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The behavior testing portion of the study included showing participants photos in quick succession as they determined whether an image was real or fake based on their immediate visual impression.

Researchers found that participants’ brain activity could accurately identify AI-generated photos of faces 54% of the time while identifying photos verbally only yielded 37% accuracy.

“Through the examination of brain activity, we identified a discernible signal responsible for differentiating between real and AI-generated faces. However, the precise reason why this signal is not utilized to guide behavioural decision-making remains uncertain,” the study reads.

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Researchers found that participants’ brain activity could accurately identify AI-generated photos of faces 54% of the time while identifying photos verbally only yielded 37% accuracy. (iStock)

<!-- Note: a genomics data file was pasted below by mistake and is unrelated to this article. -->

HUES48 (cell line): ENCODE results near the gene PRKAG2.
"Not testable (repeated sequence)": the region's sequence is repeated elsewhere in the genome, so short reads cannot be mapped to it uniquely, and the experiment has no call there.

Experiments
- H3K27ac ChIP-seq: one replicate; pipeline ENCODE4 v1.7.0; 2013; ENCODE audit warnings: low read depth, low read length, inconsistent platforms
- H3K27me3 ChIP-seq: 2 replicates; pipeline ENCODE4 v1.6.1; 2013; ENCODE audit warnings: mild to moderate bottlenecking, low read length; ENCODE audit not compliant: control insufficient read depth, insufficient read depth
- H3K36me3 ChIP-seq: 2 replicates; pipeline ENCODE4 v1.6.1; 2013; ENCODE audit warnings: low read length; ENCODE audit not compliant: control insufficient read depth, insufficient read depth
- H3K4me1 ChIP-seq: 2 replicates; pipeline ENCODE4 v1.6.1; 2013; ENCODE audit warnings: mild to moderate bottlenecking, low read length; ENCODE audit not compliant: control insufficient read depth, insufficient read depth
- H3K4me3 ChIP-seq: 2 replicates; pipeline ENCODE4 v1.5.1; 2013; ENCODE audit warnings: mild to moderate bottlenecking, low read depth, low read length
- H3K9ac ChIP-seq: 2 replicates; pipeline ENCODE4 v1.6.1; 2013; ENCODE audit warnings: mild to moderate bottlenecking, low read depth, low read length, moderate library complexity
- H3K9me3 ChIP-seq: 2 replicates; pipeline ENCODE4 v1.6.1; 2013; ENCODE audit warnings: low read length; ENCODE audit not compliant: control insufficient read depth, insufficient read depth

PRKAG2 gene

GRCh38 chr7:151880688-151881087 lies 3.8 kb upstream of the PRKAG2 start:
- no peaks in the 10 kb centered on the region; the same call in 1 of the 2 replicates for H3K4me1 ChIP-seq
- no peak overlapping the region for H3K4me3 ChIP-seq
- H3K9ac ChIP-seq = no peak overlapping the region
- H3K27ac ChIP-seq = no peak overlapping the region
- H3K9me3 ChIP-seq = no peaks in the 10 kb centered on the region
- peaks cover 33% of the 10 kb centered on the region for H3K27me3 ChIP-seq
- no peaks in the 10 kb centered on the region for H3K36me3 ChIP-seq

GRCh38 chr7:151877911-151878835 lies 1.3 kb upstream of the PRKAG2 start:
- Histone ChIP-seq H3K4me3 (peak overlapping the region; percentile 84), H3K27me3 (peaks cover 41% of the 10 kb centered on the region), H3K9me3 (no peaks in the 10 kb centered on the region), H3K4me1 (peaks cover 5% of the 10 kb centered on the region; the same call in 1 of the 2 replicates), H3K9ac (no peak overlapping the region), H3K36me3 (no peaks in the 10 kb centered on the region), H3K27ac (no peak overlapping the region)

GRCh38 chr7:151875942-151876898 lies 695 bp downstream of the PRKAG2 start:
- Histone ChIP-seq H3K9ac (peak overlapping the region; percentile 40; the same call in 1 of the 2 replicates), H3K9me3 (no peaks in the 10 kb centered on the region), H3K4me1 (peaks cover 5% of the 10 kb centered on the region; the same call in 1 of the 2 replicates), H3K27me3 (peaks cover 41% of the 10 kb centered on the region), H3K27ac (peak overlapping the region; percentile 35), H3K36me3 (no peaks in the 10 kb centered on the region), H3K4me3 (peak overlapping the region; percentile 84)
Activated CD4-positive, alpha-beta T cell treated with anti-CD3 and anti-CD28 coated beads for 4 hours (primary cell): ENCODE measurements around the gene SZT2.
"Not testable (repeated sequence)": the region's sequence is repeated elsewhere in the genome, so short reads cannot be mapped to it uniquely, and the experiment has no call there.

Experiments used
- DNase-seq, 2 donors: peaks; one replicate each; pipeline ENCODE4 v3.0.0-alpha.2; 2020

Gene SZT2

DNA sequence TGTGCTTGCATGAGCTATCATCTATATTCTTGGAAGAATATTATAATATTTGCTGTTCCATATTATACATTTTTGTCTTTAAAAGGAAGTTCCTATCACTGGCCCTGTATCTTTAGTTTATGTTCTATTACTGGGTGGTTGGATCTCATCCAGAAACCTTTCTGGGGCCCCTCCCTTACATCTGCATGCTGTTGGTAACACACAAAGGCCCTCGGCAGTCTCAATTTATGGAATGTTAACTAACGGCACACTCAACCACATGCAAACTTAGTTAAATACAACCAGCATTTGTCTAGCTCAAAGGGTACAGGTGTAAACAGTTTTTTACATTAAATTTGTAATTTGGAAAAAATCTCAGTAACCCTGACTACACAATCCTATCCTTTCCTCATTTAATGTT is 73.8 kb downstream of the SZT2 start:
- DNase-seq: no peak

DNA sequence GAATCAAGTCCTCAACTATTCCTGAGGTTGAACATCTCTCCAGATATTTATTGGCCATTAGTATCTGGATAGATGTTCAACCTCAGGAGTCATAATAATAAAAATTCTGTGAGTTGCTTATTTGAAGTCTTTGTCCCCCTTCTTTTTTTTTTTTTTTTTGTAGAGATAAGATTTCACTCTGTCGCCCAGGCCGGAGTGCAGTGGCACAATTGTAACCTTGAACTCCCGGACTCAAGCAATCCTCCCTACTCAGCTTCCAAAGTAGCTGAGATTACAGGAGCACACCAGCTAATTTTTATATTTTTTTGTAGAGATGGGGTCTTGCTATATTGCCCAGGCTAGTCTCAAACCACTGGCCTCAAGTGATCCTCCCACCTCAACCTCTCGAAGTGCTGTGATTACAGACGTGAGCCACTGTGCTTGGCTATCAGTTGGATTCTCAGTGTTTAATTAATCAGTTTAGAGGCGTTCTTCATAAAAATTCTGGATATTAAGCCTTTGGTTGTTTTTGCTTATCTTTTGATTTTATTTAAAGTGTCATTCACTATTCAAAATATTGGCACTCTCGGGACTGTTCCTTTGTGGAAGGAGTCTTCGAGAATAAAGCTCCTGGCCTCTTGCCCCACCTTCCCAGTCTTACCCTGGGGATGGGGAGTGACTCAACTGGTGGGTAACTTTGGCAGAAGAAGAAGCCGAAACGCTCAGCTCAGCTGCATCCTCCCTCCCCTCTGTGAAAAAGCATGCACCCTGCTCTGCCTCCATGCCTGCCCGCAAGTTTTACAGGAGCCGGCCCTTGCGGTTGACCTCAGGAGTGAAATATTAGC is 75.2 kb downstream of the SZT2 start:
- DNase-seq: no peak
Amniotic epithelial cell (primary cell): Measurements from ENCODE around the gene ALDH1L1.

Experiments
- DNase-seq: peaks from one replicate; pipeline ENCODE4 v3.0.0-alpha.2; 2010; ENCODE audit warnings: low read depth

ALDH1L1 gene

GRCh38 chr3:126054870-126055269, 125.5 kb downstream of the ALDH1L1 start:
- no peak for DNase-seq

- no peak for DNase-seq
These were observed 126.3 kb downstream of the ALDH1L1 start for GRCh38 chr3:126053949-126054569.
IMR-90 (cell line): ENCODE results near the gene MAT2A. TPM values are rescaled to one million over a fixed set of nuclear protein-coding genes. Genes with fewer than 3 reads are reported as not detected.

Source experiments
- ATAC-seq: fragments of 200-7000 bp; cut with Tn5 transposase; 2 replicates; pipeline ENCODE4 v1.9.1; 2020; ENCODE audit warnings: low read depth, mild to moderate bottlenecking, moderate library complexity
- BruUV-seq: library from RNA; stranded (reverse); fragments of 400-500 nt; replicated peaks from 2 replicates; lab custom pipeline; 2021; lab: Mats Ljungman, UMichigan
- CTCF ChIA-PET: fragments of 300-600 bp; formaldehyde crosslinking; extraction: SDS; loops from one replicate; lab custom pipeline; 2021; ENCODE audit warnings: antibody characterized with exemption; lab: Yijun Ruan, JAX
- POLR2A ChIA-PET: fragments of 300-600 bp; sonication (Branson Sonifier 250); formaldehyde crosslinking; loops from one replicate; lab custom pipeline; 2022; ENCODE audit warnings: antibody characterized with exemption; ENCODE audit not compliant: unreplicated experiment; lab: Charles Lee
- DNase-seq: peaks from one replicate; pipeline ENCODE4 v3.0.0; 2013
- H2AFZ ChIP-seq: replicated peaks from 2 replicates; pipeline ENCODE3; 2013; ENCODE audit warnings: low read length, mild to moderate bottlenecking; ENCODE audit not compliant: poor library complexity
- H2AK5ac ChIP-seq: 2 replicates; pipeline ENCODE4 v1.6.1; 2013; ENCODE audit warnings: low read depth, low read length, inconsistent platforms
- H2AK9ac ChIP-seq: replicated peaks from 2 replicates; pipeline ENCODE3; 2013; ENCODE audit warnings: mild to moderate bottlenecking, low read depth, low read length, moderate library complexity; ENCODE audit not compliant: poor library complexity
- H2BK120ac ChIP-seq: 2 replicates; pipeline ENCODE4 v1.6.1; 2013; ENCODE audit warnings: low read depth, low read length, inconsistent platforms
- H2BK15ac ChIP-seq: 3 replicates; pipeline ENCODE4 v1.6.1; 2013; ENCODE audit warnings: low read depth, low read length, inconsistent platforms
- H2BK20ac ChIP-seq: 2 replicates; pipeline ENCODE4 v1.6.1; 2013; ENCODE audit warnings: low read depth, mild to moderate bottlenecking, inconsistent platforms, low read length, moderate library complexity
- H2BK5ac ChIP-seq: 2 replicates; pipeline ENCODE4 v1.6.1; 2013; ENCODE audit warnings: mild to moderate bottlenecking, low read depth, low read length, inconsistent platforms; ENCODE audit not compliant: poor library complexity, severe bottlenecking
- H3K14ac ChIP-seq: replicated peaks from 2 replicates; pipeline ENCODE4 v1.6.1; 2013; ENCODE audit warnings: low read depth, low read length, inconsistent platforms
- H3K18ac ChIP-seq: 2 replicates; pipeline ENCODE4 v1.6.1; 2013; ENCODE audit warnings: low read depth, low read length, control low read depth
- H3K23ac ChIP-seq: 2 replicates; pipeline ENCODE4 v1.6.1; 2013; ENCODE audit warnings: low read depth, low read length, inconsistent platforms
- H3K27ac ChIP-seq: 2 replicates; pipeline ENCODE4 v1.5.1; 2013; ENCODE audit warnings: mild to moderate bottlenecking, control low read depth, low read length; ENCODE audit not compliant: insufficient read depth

Realistic but phony images depicting notable world and political leaders have already gone viral this year, including photos that showed former President Donald Trump getting arrested and Pope Francis wearing a white puffer jacket.

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“It is becoming increasingly possible to rapidly and effortlessly generate realistic fake images, videos, writing, and multimedia that are practically indiscernible from real. This capacity is only going to become more widespread and has profound implications for cybersecurity, fake news, detection bypass, and social media,” the researchers behind the study wrote.